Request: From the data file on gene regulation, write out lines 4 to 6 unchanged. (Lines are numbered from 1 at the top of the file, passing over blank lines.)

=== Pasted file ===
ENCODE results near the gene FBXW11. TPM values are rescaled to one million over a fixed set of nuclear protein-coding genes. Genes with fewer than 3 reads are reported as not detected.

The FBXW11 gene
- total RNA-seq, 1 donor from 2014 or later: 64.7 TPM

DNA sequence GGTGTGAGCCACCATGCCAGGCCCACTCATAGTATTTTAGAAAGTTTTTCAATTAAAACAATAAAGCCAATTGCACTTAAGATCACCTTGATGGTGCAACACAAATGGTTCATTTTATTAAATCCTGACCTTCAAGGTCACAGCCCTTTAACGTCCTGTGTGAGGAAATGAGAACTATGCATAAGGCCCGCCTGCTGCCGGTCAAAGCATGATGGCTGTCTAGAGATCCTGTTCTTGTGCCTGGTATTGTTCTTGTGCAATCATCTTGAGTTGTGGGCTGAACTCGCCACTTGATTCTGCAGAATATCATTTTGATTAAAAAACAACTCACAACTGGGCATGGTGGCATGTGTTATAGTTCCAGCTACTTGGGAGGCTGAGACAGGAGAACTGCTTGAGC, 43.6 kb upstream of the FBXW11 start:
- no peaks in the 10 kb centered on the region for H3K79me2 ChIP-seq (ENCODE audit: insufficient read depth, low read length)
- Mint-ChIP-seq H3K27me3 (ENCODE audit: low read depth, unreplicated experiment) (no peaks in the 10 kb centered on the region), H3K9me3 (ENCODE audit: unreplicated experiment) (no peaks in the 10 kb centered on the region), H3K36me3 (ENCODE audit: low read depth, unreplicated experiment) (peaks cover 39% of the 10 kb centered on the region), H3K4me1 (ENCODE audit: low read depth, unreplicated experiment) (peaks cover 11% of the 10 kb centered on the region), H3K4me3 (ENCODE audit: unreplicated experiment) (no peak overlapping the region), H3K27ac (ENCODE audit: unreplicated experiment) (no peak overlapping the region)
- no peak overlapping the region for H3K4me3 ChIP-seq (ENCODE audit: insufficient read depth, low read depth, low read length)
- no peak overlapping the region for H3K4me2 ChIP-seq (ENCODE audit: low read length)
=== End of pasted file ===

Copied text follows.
DNA sequence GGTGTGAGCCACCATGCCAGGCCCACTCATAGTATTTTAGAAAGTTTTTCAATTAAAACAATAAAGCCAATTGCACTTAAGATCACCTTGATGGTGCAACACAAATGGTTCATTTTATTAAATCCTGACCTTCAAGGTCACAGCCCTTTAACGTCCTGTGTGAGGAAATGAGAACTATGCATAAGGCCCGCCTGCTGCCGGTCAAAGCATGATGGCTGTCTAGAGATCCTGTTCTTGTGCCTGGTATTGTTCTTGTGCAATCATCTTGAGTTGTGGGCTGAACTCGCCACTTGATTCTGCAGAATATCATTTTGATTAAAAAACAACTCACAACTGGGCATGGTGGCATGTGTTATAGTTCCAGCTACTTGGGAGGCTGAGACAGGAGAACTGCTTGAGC, 43.6 kb upstream of the FBXW11 start:
- no peaks in the 10 kb centered on the region for H3K79me2 ChIP-seq (ENCODE audit: insufficient read depth, low read length)
- Mint-ChIP-seq H3K27me3 (ENCODE audit: low read depth, unreplicated experiment) (no peaks in the 10 kb centered on the region), H3K9me3 (ENCODE audit: unreplicated experiment) (no peaks in the 10 kb centered on the region), H3K36me3 (ENCODE audit: low read depth, unreplicated experiment) (peaks cover 39% of the 10 kb centered on the region), H3K4me1 (ENCODE audit: low read depth, unreplicated experiment) (peaks cover 11% of the 10 kb centered on the region), H3K4me3 (ENCODE audit: unreplicated experiment) (no peak overlapping the region), H3K27ac (ENCODE audit: unreplicated experiment) (no peak overlapping the region)